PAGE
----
Big game tags for big landowners to auction off dies in the Idaho Senate…. not quite

Controversial bill, S1283, dies on a rare tie vote- but S1282, a similar bill, is still alive. 

There aren’t many Democrats in the Idaho state senate, but all of them joined with about 40 per cent of that body’s Republicans to kill the effort to turn the Land Owner Appreciation law (LAP) into a possible big giveaway to large landowners who are lucky to have  property  located in critical places.  They would have received extra tags in areas of controlled hunts which they could auction to the highest bidder. Unless the landowner was doing something special to improve wildlife habitat for the game in question on the property, an economist would call the income from a tag auction an unearned economic rent.

Opposition came from conservation groups and from many Idaho resident hunters and their organizations. The bill failed on a tie vote (legislative rules usually call a tie vote on a bill or an amendment a loss).

Diane Bilyeu- (D), my state senator in Pocatello, put out a press release saying she voted against the bill because “our wildlife and big game should be shared equally by all Idaho sportsmen, not just those with the most money.”

However, S1282, which does just about the same thing, is still alive.

The bill amends existing law to say:

Establish, pursuant to rule, a program to provide special incentive tags to hunt antelope, elk or deer, in designated units, to private landowners that allow hunters reasonable access, as negotiated with the department of fish and game, to their property or through their property to public lands for hunting purposes. Provided they hold a valid hunting license issued by the state of Idaho, any landowner issued such a special incentive tag may use the special incentive tag himself or herself or may sell the special incentive tag to another person who holds a valid hunting license issued by the state of Idaho at any price upon which the parties mutually agree.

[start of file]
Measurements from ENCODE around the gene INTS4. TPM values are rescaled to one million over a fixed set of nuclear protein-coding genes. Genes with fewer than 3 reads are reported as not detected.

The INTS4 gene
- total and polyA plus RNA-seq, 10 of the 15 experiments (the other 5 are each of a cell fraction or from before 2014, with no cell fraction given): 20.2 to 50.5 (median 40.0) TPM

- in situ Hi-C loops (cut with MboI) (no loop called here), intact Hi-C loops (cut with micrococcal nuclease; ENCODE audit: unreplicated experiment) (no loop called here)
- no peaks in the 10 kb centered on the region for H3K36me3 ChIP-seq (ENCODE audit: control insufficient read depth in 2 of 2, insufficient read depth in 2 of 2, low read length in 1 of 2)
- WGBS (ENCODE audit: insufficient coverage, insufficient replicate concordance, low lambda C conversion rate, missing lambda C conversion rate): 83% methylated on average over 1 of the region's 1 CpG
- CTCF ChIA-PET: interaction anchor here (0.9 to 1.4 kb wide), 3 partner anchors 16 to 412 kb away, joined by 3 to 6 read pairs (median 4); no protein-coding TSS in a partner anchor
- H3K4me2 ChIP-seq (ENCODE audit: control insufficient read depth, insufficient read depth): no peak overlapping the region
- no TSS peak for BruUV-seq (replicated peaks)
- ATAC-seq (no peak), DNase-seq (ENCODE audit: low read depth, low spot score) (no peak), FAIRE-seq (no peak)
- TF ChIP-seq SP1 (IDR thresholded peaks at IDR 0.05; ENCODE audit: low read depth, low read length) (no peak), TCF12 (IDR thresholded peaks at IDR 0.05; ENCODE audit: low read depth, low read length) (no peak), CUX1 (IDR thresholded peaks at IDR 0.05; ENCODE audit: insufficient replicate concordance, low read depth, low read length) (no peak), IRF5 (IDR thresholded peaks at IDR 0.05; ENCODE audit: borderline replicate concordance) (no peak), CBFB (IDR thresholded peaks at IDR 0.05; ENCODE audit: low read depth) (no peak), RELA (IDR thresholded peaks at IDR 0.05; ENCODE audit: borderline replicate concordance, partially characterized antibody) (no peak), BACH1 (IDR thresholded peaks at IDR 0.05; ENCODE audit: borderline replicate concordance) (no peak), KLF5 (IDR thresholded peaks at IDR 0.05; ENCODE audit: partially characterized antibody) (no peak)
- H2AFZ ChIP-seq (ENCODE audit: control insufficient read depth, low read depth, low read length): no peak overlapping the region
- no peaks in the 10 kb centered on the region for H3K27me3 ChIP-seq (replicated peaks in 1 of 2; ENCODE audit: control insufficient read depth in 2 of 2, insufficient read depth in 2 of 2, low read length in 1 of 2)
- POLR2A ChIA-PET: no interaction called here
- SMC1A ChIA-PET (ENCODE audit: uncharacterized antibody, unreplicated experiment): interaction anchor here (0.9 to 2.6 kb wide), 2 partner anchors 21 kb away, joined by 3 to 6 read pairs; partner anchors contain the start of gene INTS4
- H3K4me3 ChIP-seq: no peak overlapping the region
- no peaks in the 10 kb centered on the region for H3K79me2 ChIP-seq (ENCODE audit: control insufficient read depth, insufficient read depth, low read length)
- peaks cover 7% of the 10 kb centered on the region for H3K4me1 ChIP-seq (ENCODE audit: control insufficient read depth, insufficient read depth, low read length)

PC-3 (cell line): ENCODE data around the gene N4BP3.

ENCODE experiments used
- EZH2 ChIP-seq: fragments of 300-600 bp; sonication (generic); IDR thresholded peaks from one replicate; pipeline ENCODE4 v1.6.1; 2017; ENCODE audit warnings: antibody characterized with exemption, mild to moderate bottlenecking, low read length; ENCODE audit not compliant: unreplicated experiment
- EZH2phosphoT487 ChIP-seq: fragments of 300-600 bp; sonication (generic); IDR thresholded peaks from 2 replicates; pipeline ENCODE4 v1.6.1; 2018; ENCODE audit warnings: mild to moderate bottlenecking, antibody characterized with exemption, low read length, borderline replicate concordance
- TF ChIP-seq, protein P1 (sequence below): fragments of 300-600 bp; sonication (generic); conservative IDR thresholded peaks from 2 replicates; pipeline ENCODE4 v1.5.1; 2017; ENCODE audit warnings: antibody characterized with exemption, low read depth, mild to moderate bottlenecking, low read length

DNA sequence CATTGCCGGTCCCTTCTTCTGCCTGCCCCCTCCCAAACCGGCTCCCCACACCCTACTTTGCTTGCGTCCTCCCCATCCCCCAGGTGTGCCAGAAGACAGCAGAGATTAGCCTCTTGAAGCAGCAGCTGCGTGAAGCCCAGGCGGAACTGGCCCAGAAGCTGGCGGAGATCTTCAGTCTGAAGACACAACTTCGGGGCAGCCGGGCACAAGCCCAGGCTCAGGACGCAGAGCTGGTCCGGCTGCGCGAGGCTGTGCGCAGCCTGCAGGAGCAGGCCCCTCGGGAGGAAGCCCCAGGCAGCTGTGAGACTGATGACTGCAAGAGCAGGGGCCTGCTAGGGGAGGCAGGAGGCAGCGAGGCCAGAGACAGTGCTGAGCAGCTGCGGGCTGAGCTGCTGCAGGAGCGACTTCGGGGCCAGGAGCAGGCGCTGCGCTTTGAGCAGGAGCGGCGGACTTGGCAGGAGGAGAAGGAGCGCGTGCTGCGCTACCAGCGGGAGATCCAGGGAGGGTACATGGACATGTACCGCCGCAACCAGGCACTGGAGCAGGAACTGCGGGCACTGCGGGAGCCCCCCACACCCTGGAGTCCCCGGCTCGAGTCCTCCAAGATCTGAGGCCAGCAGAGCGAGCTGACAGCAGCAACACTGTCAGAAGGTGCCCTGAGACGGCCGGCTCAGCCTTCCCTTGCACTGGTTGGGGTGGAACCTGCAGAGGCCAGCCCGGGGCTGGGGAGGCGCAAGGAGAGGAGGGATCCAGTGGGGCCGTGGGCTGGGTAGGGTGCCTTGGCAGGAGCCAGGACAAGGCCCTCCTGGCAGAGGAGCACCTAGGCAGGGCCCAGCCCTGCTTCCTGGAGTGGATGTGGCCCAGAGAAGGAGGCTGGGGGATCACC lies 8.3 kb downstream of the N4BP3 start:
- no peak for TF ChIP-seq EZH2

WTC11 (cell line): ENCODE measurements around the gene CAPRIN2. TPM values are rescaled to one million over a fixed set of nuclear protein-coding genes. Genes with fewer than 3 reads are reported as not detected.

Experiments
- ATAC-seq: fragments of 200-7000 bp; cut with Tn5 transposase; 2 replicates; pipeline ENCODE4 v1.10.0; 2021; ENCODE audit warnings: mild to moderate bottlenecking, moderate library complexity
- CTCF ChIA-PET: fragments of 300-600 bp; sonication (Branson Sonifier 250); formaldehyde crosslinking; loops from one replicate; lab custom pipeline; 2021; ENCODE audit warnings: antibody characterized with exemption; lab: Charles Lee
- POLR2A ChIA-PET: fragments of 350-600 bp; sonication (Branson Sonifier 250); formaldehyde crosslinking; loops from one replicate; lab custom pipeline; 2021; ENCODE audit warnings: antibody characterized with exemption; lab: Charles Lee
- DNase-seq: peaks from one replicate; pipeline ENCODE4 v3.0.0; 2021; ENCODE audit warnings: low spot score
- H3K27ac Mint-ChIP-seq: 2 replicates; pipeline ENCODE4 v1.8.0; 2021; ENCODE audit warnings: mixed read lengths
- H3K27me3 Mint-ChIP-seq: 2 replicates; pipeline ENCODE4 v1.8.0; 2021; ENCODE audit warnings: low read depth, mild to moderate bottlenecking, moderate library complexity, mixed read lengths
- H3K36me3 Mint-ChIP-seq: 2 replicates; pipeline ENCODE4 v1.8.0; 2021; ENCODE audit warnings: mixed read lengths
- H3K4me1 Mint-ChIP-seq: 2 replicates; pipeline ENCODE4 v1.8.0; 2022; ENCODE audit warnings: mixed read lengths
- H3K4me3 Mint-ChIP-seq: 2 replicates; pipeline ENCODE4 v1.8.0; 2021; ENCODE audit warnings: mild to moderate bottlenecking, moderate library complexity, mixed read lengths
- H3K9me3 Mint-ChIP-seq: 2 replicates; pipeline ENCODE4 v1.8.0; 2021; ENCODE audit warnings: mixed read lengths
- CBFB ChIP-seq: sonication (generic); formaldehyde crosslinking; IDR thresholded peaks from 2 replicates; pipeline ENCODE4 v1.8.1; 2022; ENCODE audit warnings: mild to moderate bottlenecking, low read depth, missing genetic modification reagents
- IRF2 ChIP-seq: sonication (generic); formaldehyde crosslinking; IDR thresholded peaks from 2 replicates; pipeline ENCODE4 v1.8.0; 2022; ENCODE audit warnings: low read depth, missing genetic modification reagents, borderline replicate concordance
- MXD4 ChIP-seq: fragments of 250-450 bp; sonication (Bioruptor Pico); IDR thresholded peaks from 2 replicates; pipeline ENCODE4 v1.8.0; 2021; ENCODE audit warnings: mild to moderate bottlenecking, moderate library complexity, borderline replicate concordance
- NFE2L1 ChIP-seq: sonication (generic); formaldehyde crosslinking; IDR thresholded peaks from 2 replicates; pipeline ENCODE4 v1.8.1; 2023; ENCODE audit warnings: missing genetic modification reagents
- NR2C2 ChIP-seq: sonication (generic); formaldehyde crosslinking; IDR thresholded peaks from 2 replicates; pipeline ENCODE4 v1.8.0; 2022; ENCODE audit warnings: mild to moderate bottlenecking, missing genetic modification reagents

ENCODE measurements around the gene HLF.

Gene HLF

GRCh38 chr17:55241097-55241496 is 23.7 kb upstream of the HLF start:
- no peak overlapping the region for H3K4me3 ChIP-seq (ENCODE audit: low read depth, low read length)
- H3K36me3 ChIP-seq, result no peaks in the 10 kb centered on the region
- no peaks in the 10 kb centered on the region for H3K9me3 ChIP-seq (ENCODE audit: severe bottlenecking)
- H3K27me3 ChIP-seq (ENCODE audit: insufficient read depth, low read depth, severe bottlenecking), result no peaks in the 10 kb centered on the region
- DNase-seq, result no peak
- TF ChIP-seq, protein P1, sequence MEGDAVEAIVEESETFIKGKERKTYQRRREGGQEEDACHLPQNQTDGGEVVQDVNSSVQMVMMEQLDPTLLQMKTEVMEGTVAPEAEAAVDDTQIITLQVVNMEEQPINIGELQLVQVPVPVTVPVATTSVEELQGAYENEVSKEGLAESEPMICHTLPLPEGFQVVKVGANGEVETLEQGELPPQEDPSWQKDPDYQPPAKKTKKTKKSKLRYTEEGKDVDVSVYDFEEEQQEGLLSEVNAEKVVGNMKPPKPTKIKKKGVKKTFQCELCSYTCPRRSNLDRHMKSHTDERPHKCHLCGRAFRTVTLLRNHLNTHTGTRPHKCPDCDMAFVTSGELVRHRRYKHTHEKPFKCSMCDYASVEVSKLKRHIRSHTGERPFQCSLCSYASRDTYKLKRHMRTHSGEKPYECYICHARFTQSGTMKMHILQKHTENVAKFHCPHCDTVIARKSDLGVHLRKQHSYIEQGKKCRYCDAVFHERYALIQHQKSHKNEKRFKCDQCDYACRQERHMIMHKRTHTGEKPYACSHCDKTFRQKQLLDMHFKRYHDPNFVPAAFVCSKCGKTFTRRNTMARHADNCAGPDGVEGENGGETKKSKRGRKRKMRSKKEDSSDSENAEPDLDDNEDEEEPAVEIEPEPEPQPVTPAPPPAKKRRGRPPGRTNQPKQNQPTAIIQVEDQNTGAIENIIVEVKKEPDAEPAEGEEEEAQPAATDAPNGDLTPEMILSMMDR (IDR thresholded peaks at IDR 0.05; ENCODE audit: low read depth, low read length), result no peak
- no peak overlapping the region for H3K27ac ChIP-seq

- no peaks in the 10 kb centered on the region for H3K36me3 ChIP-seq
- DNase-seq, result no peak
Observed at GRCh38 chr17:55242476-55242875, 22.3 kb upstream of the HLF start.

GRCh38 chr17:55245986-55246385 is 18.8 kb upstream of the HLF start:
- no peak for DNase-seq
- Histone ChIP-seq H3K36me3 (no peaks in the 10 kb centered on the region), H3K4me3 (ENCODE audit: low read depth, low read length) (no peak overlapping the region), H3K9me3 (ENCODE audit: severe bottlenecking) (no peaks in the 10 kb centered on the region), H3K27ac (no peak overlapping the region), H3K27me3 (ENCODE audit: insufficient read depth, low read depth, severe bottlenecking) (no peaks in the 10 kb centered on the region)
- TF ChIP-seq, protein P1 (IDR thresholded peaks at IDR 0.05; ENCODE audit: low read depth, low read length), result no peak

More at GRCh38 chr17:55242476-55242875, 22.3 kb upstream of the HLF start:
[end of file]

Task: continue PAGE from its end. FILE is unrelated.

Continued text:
It gives tags to rich landowners and lets them auction them off and keep the money.



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  1. Jeff Avatar
    I’m glad this bill was killed. The above link is about the wolves frequenting West Jackson.

  2. JEFF E Avatar
    JEFF E

    the problem is that this will be back next year or the year after. The group(s) behind it will not just go away but will start working on the senators that voted no and truth be known if not for it being an election year it probably would have passed with out so much as whimper.

    The fact that it was even a tie vote shows that, even with across the board condemnation from IDFG, all “responsible” hunting groups and conservationist as a whole, half of the senate was out only for what they could personally gain along with the bills author.

    1. Ken Cole Avatar

      I’ve read that one of the main reasons it didn’t pass was because the car stealing, DUI Senator John McGee was accused of sexual harassment and forced to resign that day.

  3. Tom Page Avatar
    Tom Page

    It’s my impression that these were not “extra tags” above the current landowner allocation. I believe the bill would amend the existing system to allow for tag sale in exchange for negotiated access.

    Landowner tags are counted in the overall tag numbers for each controlled hunt unit. In our units, LAP tags account for 10% of resident tags available. This doesn’t mean every large landowner gets one, as eligible landowners must apply every year, and some LAP tags are not picked up/applied for. These ones go back into the secondary draw, I believe.